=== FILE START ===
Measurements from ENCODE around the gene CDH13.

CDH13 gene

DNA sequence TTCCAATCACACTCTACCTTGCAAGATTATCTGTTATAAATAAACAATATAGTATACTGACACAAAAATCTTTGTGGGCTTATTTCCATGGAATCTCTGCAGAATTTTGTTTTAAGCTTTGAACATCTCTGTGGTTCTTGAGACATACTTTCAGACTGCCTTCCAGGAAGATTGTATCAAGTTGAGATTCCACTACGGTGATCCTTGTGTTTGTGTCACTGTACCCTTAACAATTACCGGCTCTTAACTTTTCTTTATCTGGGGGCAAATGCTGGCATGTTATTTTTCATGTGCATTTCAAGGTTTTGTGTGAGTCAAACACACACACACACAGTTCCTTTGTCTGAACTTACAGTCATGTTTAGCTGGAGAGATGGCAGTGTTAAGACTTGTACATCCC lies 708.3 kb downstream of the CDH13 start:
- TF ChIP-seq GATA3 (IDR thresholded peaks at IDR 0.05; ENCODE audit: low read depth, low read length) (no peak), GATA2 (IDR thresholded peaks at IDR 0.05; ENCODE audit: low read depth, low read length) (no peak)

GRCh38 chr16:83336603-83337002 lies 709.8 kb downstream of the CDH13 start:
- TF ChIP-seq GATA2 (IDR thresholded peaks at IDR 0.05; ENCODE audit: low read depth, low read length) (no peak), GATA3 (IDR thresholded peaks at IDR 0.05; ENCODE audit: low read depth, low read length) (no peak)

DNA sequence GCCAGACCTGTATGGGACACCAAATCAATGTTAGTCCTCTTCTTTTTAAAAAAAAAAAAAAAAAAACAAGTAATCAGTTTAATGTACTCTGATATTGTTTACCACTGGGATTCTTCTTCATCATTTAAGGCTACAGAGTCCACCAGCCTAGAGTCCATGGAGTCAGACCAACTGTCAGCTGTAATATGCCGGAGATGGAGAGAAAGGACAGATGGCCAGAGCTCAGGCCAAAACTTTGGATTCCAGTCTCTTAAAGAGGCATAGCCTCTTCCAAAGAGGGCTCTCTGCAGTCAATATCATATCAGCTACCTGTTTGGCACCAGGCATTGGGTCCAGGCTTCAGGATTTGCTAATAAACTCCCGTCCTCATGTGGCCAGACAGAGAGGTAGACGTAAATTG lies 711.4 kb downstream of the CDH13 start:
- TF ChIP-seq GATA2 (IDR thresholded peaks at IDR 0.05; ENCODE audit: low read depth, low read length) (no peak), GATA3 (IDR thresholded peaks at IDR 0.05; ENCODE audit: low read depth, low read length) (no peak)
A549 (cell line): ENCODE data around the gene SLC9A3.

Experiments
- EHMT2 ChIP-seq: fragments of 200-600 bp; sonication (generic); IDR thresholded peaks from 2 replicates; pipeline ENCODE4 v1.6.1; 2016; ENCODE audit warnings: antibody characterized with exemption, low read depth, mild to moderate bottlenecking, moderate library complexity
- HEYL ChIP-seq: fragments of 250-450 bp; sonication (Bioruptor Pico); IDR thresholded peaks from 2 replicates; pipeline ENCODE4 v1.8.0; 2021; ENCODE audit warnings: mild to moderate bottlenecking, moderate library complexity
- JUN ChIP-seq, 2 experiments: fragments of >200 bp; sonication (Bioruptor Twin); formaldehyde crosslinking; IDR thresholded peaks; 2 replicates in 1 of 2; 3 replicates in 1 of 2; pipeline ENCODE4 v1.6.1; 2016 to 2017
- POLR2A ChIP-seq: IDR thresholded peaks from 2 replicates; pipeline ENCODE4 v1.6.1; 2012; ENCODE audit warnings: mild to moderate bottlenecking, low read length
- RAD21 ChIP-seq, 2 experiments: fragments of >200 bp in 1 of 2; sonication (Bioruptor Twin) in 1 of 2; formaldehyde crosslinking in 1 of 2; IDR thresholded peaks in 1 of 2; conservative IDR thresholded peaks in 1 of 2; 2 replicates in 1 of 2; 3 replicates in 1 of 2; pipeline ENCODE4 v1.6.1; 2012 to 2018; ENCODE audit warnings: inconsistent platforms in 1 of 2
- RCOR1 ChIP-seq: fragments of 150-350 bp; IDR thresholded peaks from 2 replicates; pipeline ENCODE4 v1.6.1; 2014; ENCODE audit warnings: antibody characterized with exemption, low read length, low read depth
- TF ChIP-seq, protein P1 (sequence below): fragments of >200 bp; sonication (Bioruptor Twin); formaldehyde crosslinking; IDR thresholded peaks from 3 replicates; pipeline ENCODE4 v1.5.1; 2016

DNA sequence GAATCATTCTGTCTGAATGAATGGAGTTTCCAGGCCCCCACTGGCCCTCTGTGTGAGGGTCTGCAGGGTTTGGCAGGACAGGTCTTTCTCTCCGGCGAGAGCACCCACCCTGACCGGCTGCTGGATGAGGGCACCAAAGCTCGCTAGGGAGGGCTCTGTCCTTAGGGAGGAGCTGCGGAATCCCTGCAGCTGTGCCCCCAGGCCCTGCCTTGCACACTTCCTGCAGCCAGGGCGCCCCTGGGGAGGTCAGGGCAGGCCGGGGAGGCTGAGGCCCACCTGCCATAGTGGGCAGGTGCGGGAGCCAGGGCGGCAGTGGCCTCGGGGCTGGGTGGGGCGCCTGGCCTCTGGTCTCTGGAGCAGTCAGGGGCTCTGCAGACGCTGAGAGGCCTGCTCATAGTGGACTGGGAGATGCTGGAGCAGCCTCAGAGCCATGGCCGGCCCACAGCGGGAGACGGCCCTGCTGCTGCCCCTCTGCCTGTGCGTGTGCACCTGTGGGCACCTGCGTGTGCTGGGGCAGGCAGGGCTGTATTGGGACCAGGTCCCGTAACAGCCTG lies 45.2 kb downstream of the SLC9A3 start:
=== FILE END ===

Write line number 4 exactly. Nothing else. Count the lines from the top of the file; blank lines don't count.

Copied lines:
- TF ChIP-seq GATA3 (IDR thresholded peaks at IDR 0.05; ENCODE audit: low read depth, low read length) (no peak), GATA2 (IDR thresholded peaks at IDR 0.05; ENCODE audit: low read depth, low read length) (no peak)